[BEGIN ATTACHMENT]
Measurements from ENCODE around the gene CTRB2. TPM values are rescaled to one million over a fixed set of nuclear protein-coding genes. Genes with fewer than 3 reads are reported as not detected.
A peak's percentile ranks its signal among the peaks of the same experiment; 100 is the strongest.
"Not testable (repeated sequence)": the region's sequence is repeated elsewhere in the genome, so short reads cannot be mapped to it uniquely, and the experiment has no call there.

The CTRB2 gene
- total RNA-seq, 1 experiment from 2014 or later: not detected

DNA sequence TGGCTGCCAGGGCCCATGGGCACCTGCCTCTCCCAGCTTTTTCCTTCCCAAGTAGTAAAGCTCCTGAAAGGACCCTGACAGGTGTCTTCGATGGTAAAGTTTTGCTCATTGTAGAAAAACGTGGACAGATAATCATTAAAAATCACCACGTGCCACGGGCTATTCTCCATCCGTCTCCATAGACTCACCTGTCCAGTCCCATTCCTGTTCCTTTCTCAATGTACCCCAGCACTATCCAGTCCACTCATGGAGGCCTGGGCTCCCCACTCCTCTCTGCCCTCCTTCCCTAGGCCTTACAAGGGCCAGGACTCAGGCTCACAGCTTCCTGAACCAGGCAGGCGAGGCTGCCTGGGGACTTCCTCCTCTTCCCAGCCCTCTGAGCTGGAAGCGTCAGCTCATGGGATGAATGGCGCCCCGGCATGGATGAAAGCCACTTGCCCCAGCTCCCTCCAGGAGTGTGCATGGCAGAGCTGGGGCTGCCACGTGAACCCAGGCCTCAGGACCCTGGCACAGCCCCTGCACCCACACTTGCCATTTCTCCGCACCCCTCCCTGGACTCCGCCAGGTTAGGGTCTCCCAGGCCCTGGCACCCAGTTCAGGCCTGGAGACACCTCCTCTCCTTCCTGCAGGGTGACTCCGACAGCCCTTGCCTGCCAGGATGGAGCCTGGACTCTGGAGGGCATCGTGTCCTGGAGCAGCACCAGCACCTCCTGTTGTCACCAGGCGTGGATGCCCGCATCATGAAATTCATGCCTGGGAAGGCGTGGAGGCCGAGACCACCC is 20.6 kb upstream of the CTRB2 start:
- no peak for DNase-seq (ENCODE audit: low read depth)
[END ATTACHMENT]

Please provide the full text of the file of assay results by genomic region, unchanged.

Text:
Measurements from ENCODE around the gene CTRB2. TPM values are rescaled to one million over a fixed set of nuclear protein-coding genes. Genes with fewer than 3 reads are reported as not detected.
A peak's percentile ranks its signal among the peaks of the same experiment; 100 is the strongest.
"Not testable (repeated sequence)": the region's sequence is repeated elsewhere in the genome, so short reads cannot be mapped to it uniquely, and the experiment has no call there.

The CTRB2 gene
- total RNA-seq, 1 experiment from 2014 or later: not detected

DNA sequence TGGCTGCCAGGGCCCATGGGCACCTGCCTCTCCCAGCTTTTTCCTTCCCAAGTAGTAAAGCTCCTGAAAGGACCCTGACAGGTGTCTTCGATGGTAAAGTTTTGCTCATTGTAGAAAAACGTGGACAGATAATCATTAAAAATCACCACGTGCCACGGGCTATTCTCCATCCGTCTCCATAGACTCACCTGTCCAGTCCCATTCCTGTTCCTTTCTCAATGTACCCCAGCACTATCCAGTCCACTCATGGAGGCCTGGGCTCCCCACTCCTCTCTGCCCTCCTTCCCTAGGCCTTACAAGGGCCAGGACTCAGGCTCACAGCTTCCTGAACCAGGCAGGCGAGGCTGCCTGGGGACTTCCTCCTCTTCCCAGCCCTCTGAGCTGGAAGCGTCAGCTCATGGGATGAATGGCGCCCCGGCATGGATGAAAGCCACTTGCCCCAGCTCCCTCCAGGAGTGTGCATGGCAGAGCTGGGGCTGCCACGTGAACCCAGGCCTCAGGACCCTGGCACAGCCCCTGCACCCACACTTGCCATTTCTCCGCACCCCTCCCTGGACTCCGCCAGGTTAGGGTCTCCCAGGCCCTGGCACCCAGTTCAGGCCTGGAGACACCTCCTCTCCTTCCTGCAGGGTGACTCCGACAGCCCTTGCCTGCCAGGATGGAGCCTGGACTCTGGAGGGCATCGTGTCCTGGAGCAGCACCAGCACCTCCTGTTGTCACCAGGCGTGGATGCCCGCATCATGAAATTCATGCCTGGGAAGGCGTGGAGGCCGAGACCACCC is 20.6 kb upstream of the CTRB2 start:
- no peak for DNase-seq (ENCODE audit: low read depth)